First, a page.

Average weekly wages rose by 2.5 percent over the last year according to latest figures from the ONS. Laith Khalaf, Senior Analyst – Hargreaves Lansdown.
Wages are heading in the right direction, though the rate of growth is hardly jaw-dropping, and significantly still lags behind the rate of inflation. That means the consumer squeeze is still alive and well, and the pick-up in wage growth anticipated by the Bank of England is yet to materialise.
For UK consumers, pennies remain a precious commodity, so we can expect continued pressure on the retail sector and a focus on discount shopping as a result of tight household budgets.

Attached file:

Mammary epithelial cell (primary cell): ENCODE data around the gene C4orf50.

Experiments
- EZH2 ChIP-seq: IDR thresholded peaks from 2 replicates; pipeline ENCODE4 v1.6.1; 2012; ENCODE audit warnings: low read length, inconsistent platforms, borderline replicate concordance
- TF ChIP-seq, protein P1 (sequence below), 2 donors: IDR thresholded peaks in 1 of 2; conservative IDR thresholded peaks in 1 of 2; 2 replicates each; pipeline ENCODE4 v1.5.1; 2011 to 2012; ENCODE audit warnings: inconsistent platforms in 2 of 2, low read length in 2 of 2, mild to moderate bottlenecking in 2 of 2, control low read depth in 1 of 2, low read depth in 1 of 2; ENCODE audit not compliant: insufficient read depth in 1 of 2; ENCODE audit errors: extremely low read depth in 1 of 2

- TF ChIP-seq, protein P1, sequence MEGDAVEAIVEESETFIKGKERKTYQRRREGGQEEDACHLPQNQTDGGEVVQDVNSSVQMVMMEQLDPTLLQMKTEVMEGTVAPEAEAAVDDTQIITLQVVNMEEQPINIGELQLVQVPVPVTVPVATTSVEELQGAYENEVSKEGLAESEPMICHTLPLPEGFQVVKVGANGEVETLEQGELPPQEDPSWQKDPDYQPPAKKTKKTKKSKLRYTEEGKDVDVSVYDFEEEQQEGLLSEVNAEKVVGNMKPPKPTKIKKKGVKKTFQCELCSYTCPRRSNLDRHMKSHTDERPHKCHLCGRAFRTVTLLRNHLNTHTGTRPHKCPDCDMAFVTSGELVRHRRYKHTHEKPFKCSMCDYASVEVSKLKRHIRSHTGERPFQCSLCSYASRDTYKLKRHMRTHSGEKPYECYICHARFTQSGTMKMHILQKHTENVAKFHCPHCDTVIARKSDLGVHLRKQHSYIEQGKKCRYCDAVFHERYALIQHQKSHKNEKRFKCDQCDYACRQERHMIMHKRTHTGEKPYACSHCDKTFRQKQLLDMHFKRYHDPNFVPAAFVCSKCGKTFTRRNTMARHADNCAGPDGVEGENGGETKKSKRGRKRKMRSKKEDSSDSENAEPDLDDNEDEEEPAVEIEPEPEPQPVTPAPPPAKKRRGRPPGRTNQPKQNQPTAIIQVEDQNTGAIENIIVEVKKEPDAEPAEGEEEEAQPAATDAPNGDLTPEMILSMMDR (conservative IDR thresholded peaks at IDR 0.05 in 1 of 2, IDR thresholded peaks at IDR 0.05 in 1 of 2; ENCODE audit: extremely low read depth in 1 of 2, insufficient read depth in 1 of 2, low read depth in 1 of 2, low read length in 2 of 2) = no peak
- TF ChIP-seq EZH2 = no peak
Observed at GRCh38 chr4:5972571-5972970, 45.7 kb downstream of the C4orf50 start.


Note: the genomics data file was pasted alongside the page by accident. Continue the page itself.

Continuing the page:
Economically speaking, not much has changed in the labour market, which is still characterised by low unemployment and stubbornly stagnant wages. An interest rate rise is now expected in May, though continuing weak wage growth may prove to be a fly in the ointment.
A small rise in unemployment also provides food for thought for the Bank of England, and while one data point hardly constitutes a trend, it does merit keeping a close eye on, particularly if it serves to weaken wage growth from an already low base.’